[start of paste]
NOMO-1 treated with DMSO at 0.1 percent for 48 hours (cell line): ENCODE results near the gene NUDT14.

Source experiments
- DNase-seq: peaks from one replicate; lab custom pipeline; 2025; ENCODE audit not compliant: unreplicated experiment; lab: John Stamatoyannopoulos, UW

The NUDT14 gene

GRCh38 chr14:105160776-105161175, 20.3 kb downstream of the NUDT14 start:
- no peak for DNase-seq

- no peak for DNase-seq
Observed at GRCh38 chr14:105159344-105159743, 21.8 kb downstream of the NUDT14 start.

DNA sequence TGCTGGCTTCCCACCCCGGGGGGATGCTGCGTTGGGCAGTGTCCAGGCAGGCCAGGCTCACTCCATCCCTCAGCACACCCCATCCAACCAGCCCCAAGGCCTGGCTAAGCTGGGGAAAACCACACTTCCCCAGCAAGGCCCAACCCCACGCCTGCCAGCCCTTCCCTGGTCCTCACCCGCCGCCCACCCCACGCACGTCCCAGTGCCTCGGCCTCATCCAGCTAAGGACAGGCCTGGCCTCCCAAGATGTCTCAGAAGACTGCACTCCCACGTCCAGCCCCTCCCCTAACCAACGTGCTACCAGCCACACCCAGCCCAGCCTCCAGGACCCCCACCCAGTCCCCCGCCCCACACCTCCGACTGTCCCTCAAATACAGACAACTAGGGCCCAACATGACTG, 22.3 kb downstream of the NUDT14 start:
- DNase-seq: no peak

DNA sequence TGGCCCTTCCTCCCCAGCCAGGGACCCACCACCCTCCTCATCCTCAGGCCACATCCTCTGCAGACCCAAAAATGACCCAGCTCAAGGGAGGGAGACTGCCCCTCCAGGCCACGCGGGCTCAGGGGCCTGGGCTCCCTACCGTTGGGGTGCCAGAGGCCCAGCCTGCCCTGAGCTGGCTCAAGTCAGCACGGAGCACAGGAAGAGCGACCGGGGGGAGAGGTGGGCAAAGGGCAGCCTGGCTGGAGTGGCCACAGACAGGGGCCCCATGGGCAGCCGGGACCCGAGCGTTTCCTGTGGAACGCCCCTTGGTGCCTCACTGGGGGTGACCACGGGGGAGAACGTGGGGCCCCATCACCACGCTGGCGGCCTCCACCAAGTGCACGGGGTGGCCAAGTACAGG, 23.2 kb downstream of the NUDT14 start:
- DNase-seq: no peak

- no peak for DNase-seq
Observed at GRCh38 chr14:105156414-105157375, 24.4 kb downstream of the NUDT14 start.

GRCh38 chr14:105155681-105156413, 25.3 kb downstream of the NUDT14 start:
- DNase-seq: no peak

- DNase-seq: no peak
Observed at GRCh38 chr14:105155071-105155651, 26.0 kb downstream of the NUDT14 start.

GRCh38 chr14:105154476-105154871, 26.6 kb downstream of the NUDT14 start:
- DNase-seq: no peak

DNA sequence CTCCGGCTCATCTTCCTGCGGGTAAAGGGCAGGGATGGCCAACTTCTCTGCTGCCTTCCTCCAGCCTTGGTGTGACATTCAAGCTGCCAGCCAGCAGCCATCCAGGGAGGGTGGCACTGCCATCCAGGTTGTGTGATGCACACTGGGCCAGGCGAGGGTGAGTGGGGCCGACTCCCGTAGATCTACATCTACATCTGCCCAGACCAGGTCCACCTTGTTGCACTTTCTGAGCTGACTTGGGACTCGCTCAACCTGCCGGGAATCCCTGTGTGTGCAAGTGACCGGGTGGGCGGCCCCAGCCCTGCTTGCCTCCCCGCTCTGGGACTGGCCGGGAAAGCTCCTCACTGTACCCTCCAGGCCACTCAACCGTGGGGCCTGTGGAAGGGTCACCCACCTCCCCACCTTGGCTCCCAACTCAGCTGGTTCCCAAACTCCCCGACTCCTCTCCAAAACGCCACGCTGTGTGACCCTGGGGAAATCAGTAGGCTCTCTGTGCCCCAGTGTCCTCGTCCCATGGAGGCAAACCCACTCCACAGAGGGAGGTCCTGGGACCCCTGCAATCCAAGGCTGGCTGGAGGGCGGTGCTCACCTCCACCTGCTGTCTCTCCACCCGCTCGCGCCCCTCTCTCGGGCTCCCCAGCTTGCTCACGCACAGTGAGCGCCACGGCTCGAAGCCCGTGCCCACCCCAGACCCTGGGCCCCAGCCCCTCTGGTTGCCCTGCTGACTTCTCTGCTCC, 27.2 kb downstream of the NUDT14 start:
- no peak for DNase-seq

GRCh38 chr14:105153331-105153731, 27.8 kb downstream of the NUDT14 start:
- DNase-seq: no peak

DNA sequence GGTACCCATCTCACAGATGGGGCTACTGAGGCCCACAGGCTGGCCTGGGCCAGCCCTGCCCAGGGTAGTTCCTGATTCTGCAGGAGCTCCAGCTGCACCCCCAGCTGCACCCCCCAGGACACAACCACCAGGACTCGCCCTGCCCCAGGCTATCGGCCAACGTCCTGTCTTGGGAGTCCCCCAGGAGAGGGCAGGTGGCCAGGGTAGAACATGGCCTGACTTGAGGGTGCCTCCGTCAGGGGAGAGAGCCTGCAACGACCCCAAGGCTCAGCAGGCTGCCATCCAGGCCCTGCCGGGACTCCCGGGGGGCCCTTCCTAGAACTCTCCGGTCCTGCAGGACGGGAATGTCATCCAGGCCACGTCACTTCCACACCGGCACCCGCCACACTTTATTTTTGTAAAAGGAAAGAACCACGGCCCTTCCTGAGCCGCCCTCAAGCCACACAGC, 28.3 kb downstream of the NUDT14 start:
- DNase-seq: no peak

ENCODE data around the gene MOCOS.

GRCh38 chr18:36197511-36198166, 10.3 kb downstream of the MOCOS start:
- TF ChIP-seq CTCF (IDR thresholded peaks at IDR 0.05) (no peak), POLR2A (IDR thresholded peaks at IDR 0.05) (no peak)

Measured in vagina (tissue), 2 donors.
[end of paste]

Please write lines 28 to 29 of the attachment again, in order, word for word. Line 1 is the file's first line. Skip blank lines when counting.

GRCh38 chr18:36197511-36198166, 10.3 kb downstream of the MOCOS start:
- TF ChIP-seq CTCF (IDR thresholded peaks at IDR 0.05) (no peak), POLR2A (IDR thresholded peaks at IDR 0.05) (no peak)